So it was that, under the guise of new social partnerships, huge tranches of the social fabric of Britain were transferred into the pockets of the private sector. My only quibble with Minkin is that this was as much Brown’s agenda as Blair’s. The debacle of PFI and PPP debts that remain tied round the neck of public services is their common legacy to the country, not just a Blairite one.
The shadow of Nuremberg
Without doubt Blair was a consummate performer, with an unparalleled ability to lie for any cause. It is only fitting, however, that his greatest lie should be the source of his ultimate undoing. On most issues he simply moved on and the machine behind him swept contradictory evidence under the nearest carpet. But war doesn’t work like that – not, at least, when it is a war of choice.
As the chair of Labour Against the War, I knew how far we had gone to bring real ‘evidence’ within the reach of MPs. Weapons inspectors had come into parliament, assuring us they had no evidence of any remaining weapons of mass destruction (WMDs). International diplomats had arrived urging more time, and more diplomacy. We even circulated our own detailed pamphlet to all Labour MPs on the eve of the Commons debate, dismantling the claims made in Blair’s ‘dodgy dossier’. But most of us knew that Blair had already promised Bush the war he was looking for. Nothing was going to deflect Blair from his own jihadist inclinations.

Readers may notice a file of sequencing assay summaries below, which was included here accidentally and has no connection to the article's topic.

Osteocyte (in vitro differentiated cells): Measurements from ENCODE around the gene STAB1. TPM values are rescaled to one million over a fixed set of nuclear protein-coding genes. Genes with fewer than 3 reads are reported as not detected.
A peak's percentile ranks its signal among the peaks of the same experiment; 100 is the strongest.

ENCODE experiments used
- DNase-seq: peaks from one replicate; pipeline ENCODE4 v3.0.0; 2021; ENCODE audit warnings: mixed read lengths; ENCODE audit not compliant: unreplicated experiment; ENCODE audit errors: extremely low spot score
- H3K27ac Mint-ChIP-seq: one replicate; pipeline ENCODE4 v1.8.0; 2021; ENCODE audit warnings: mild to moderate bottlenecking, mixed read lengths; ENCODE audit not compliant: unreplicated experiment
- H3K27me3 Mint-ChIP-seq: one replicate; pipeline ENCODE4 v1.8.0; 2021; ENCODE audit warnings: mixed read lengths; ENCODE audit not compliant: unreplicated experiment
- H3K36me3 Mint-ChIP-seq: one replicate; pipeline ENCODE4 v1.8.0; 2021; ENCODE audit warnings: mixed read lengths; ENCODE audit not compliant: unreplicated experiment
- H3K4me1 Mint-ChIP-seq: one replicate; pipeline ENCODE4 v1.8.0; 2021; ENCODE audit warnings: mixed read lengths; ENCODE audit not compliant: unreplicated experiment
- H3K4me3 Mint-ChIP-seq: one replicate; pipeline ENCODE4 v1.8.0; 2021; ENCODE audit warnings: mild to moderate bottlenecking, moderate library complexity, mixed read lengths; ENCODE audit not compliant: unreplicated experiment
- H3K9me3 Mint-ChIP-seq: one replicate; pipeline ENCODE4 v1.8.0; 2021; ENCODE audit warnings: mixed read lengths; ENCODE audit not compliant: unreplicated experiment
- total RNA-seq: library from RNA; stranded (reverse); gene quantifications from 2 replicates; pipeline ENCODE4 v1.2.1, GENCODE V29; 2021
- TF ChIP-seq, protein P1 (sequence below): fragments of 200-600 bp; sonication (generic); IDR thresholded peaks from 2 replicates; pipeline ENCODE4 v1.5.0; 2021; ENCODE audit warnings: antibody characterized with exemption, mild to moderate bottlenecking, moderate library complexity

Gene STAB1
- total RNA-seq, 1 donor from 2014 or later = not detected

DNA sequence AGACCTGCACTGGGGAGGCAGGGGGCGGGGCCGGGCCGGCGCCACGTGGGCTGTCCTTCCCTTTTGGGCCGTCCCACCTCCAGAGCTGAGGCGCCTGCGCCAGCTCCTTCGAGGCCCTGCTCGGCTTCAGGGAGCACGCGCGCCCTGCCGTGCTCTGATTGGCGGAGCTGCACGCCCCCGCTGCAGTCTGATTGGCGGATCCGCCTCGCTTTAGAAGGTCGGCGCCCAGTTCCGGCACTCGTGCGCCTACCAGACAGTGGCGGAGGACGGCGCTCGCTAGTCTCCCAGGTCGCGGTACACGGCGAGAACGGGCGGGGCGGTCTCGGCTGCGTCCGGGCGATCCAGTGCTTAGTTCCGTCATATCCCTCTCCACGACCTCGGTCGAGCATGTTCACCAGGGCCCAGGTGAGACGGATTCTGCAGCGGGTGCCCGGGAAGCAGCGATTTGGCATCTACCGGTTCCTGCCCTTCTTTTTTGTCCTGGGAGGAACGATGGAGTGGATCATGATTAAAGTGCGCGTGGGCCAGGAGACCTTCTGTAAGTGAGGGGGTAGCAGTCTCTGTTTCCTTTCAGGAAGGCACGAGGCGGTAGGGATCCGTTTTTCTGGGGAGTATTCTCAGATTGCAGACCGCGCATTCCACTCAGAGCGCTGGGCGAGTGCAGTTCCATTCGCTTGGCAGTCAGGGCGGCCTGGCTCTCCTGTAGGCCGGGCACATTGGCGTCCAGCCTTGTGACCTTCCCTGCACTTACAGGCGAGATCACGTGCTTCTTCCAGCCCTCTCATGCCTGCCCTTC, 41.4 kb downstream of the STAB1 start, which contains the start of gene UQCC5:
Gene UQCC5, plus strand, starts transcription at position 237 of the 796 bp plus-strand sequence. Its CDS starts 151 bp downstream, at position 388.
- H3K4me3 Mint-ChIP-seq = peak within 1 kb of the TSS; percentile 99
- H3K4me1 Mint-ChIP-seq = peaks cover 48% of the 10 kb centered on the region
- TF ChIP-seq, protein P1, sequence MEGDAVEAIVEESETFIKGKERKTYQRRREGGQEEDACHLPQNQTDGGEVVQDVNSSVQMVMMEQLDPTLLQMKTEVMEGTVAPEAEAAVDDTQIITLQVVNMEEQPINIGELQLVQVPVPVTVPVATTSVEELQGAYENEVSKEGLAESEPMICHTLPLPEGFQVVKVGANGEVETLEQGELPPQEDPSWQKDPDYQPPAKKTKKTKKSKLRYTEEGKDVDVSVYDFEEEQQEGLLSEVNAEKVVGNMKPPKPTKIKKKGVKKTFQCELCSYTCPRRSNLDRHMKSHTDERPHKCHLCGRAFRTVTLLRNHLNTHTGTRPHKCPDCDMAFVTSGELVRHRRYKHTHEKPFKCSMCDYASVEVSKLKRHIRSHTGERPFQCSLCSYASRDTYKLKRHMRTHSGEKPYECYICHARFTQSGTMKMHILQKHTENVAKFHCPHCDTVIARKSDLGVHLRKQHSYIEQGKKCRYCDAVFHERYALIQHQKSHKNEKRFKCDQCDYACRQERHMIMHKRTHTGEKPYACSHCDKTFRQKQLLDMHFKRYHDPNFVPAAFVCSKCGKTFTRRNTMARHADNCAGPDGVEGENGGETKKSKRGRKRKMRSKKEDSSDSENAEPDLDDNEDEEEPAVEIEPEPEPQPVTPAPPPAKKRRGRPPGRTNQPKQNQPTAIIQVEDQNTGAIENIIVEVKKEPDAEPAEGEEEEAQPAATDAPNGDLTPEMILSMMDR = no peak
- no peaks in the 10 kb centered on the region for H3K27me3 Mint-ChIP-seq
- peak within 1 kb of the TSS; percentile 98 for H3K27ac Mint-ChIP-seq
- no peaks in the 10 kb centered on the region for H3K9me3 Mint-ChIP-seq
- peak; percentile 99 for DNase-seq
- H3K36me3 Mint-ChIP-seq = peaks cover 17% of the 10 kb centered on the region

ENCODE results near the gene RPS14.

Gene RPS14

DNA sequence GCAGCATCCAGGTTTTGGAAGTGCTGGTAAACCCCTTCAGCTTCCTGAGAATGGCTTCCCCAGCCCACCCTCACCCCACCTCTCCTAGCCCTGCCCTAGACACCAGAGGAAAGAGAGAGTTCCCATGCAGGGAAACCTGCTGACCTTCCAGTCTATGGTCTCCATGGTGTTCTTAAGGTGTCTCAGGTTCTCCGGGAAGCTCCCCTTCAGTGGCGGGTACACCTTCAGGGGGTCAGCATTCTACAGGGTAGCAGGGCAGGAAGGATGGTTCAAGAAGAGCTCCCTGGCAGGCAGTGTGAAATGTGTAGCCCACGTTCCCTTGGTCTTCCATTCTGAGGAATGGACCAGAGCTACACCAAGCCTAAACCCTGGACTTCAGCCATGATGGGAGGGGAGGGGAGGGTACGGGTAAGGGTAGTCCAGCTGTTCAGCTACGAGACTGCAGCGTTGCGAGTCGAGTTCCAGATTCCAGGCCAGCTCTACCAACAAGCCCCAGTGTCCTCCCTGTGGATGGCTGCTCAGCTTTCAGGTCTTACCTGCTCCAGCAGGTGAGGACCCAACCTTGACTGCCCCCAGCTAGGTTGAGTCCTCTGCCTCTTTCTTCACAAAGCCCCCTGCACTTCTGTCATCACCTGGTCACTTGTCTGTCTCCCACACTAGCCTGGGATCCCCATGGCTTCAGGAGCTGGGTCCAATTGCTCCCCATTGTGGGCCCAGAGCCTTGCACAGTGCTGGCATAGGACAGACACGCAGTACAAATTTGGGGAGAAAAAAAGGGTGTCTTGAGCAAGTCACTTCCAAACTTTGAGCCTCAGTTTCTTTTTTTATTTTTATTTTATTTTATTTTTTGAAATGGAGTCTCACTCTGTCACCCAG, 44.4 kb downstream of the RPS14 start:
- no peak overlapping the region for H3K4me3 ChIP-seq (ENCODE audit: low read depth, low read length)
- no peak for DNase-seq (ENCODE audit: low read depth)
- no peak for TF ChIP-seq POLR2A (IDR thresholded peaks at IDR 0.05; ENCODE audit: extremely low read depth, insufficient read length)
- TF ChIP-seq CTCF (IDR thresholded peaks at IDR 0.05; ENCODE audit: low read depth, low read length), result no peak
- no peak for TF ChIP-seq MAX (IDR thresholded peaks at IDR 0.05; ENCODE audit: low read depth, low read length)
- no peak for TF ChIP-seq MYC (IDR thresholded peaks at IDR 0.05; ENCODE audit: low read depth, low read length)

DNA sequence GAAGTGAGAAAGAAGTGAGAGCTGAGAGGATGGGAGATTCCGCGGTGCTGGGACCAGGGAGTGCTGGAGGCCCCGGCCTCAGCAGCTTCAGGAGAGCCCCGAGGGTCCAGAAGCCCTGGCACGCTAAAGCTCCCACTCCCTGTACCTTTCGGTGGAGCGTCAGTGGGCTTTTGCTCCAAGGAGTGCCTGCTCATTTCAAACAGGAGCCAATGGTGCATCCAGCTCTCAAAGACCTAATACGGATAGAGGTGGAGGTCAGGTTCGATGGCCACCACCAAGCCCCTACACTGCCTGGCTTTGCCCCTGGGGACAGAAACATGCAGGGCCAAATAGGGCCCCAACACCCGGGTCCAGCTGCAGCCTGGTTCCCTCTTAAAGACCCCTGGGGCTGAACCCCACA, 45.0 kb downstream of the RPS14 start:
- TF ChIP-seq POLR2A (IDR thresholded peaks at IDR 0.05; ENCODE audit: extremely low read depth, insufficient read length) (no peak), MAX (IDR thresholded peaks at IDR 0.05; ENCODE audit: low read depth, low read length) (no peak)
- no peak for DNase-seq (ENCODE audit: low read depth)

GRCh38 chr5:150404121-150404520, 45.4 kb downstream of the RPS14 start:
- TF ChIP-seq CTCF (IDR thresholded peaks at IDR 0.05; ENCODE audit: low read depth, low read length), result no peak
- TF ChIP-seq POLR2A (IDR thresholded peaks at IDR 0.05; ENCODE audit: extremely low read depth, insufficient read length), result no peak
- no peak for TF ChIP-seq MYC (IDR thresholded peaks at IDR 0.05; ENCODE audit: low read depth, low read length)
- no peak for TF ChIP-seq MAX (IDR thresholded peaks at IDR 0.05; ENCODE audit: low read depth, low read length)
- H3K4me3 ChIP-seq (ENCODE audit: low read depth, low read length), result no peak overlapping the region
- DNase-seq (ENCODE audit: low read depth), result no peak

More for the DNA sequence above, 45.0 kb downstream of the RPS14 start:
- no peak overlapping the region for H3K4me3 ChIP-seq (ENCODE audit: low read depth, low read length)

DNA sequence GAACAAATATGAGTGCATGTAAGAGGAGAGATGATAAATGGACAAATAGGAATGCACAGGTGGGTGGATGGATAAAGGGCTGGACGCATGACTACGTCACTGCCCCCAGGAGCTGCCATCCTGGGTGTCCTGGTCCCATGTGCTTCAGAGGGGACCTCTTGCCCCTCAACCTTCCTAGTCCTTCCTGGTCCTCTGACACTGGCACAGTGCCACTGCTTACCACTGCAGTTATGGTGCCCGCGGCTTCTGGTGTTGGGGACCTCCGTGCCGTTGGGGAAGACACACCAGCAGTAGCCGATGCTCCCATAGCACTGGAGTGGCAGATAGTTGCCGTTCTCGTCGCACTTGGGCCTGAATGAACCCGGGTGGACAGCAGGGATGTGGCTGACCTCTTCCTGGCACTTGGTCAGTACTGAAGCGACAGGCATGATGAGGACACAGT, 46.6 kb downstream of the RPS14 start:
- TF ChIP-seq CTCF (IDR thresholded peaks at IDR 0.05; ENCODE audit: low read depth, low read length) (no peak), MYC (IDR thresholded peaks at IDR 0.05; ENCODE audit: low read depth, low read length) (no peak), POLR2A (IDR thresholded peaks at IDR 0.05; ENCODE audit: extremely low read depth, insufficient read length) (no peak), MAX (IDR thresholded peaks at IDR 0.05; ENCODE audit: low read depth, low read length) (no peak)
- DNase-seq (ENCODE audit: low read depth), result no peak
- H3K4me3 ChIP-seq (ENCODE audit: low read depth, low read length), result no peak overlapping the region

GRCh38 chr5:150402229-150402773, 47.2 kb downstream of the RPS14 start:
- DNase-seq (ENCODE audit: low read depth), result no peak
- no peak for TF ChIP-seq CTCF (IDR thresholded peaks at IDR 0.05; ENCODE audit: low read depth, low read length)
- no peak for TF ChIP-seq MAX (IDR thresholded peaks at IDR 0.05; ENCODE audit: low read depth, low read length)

Minkin is right in depicting the debate as one of Blair’s most outstanding parliamentary moments. It was where he pushed ‘Trust me’ and ‘If you only knew what I know’ to its limits. It was some achievement to get decent people to vote in ways that Nuremberg would have judged an inadmissible defence.
But the war, its consequences and the absence of WMDs turned out to be Blair’s unforgivable sin – the lie that will dog him to the end of his days. Hubris had given the public, and the party, something to hate him for.